AnswerNet and Splendtastic are examples of this philosophy in action. Both are horizontal in structure with a broad application to the needs of virtually any business or industry. The software applications and call center programs they provide are designed to solve real business problems for businesses that are lacking in IT or contact center people and infrastructure, or that would prefer to outsource these services to – often seamlessly integrating with the internal structures of the client.
1. What have you found most challenging as a leader?
My biggest challenge as a leader has been picking the right people for the right jobs. Many of the biggest challenges we've faced during our 24+ years were caused because I didn't have the right person in the right place at the right time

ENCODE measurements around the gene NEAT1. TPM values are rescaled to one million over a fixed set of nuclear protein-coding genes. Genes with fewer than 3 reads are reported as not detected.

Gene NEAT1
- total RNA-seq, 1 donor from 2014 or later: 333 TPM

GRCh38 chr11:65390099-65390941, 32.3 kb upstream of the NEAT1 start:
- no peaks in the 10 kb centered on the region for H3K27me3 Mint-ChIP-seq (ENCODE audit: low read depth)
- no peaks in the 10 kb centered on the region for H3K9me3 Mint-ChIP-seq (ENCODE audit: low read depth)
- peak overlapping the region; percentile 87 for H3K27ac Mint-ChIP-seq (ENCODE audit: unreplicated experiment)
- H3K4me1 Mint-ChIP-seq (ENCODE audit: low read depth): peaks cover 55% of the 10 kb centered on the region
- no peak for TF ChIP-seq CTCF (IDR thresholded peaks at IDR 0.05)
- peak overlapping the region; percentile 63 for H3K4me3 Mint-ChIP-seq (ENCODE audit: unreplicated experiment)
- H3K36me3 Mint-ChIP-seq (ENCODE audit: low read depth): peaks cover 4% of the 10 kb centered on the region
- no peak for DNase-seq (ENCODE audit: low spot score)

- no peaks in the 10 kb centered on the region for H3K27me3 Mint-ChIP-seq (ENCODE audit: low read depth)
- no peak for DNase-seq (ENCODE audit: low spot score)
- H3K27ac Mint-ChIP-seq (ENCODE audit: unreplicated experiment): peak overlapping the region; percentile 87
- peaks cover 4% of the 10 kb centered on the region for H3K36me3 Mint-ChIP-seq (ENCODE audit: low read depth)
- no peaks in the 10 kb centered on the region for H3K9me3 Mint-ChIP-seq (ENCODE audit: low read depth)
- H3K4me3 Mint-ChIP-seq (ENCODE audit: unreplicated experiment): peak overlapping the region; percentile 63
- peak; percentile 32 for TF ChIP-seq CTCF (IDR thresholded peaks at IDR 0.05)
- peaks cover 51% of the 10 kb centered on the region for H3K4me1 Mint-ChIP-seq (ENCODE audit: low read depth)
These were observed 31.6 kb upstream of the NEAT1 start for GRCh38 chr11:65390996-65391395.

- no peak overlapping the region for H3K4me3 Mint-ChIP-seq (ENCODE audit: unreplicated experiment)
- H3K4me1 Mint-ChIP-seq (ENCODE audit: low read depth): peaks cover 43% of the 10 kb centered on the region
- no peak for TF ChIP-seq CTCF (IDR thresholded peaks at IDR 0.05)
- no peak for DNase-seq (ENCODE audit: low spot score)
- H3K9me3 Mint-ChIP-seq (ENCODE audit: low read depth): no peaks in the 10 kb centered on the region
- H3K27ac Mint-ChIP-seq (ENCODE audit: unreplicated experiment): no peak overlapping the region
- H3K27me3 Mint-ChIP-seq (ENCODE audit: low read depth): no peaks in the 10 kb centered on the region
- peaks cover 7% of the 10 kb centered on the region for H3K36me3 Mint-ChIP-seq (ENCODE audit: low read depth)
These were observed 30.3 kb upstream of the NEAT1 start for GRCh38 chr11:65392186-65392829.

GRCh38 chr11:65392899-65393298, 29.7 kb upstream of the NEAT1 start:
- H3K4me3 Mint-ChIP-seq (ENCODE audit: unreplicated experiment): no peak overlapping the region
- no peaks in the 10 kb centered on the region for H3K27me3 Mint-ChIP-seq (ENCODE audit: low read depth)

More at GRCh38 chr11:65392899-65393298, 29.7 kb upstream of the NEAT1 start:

2. How did you become a leader? Can you please briefly tell the story?
I first became a leader in 1989 when the President of one of my law clients, Muzak in Washington, asked me to come and be his number 2. I went from being a junior attorney in a law firm to the number 2 in a 50+ year old company.
Within 3 months the President became ill and I was pushed into the top leadership role but with a mentor who was very understanding and patient.
After we sold that company, I had a couple of jobs which didn't make me happy so I decided to find a company to buy on my own. I then sat down and made a list of all the things I liked in a business and all I didn't like and went on the internet to find an existing business to buy.